Friday, November 22, 2019

Ivanka Trump's Fake Tocqueville Quote on Impeachment

Last night, Ivanka Trump--that distinguished scholar of American political thought and constitutional law--has posted on Twitter this quotation from Alexis de Tocqueville in 1835: "A decline of public morals in the United States would probably be marked by the abuse of the power of impeachment as a means of crushing political adversaries or ejecting them from office."

If you go to the section on impeachment in Tocqueville's Democracy in America (Part I, chapter 7: "Political Jurisdiction in the United States"), you will not find this quotation.  Apparently, Ivanka took this fake Tocqueville quotation from her reading of John Innes Clark Hare's 1889 book American Constitutional Law, vol. 1, p. 21.  If you look at this page, you will see that Hare is paraphrasing Tocqueville, which Ivanka assumed to be a direct quotation.  Tocqueville, however, does not exactly say this.  He does say that the impeachment power of the national Congress and of the state legislatures is easy to abuse; and so "once the American republics begin to degenerate," one might expect to see an increase in the use of the impeachment power.  That might support what Ivanka Trump is implying--that it's a sign of America's degeneration that her father is being impeached unfairly by his political opponents.

But if you read the page in Hare's book, you will see a thoughtful observation about the dilemma the constitutional framers faced in formulating the impeachment power that does not necessarily support Ivanka's claim.  The dilemma was this.  On the one side, impeachment seemed necessary as a congressional check on presidents who abuse their powers.  On the other side, the Congress could abuse this power of impeachment "to overawe the executive by the menace of an impeachment."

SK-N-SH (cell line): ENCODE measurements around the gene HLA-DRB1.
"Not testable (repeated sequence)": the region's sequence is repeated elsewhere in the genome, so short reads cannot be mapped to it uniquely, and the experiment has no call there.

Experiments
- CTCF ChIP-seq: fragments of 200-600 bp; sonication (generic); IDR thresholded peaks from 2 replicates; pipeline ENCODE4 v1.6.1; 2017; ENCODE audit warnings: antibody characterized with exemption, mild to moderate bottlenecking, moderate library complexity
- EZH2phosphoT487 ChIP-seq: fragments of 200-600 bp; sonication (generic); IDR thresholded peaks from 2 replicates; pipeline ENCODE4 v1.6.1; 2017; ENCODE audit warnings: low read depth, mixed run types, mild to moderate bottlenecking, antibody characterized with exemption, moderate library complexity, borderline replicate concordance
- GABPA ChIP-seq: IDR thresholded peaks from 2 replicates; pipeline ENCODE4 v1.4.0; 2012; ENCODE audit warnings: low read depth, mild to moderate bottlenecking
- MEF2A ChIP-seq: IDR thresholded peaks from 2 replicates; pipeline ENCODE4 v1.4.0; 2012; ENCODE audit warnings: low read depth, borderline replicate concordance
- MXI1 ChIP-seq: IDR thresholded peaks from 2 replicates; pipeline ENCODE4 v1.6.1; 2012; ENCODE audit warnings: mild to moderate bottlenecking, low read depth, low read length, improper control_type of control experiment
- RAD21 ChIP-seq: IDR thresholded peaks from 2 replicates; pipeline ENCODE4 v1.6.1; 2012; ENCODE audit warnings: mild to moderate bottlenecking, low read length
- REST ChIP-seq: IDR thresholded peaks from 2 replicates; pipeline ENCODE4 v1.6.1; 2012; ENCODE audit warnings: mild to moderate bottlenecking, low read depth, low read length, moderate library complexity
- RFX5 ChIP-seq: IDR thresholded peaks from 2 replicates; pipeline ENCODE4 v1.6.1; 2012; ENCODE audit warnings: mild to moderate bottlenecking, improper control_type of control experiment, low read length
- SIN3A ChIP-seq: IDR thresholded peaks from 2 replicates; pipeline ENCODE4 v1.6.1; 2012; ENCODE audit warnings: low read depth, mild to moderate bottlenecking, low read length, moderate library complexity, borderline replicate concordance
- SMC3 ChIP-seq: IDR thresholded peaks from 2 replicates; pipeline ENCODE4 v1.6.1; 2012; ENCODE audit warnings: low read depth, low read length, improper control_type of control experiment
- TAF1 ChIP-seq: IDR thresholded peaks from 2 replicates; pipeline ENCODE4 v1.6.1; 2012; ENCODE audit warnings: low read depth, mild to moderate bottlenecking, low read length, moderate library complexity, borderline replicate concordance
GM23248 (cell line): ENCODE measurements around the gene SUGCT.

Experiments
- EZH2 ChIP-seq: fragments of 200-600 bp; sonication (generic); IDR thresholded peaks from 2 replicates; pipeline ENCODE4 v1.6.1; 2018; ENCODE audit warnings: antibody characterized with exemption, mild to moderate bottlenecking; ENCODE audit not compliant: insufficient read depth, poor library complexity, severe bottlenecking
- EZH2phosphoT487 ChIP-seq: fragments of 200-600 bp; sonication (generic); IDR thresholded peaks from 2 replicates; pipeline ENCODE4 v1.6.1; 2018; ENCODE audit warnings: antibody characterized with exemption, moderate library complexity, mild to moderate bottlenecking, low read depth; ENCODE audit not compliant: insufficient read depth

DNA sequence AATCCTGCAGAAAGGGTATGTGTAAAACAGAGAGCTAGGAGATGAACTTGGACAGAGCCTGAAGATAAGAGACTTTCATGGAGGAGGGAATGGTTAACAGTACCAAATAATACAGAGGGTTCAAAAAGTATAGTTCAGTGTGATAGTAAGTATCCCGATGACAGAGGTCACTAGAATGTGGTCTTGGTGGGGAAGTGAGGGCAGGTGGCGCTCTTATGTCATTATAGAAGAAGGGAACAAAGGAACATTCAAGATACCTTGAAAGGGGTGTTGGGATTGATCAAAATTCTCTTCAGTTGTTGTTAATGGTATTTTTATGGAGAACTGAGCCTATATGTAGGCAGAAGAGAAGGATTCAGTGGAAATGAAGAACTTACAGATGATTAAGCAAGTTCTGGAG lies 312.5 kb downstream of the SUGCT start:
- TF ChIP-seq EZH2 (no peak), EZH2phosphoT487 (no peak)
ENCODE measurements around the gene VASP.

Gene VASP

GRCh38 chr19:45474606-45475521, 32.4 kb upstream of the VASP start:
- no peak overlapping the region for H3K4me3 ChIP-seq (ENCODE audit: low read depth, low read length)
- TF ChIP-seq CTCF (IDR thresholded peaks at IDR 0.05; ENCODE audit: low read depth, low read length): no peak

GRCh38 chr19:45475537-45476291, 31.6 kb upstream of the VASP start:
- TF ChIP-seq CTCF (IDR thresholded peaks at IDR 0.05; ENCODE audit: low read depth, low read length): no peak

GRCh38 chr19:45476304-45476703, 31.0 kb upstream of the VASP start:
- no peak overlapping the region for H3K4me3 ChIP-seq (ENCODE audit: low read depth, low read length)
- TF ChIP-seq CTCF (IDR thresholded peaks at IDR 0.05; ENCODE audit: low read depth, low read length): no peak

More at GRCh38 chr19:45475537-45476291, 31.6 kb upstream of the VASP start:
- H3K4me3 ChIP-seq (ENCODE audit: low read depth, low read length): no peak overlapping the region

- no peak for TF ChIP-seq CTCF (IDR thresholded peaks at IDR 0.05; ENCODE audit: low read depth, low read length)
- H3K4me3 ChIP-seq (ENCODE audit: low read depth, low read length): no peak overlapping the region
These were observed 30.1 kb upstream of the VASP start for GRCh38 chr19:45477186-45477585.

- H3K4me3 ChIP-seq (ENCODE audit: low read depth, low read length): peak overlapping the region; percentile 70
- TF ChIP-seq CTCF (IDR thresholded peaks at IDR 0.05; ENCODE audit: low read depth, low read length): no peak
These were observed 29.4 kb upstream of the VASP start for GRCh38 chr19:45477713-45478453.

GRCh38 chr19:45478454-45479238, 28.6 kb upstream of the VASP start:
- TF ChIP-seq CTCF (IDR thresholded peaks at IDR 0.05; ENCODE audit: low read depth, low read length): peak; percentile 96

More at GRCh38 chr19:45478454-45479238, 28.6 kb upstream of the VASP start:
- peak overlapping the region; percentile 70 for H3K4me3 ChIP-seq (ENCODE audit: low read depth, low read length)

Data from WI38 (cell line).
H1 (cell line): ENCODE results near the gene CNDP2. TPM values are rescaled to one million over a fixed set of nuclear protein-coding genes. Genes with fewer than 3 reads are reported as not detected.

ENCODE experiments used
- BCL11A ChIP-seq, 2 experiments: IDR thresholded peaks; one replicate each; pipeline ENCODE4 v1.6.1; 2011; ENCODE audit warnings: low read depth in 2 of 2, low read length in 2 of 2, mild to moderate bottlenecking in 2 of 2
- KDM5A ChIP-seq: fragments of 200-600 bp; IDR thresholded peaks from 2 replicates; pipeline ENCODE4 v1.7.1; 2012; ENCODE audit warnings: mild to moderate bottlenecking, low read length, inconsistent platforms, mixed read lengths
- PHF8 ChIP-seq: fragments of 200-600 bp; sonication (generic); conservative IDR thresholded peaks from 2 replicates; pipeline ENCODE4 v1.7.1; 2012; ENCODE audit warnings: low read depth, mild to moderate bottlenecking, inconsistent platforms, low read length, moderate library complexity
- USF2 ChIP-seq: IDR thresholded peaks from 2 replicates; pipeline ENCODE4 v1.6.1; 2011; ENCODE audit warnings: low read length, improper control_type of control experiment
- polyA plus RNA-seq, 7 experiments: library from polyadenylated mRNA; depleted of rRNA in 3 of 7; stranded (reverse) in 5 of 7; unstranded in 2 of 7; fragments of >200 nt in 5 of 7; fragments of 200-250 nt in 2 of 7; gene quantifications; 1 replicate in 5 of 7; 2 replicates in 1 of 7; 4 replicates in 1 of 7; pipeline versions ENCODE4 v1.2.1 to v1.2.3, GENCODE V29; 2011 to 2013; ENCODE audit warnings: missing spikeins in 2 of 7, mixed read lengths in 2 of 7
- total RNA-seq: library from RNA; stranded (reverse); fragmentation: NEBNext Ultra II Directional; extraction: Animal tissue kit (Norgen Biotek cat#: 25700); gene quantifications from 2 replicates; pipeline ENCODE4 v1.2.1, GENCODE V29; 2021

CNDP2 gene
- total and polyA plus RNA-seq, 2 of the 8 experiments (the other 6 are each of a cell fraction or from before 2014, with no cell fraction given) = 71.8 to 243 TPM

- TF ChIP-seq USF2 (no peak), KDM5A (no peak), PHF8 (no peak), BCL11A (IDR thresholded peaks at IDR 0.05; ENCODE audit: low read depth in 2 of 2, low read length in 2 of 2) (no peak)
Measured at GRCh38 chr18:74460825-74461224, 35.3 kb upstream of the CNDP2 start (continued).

Hare thought that if Andrew Johnson in 1868 had been convicted by the Senate through the power of the Radical Republicans, this could have been "the first step in the downward path" towards turning the impeachment power into a partisan political weapon for making the president subordinate to the Congress.  This was avoided because a "few steadfast men in the Senate"--a few Republican Senators--voted against conviction.

This illustrated how one way to guard against the congressional abuse of the impeachment power, Hare indicated, was the requirement for a 2/3 supermajority in the Senate to convict and remove the president from office.  He explained: "If less than one third of the senators were of the same party with the accused, he could not hope for favor, and would be fortunate if he received bare justice; if more, it might be difficult to obtain a condemnation, even on the clearest proof of guilt."

Ivanka does not quote this passage, because it works against her argument.  Today, far more than one third of the Senators are Trump Republicans, and therefore "it might be difficult to obtain a condemnation, even on the clearest proof of guilt."  Mitch McConnell and other Senate Republicans have promised this.

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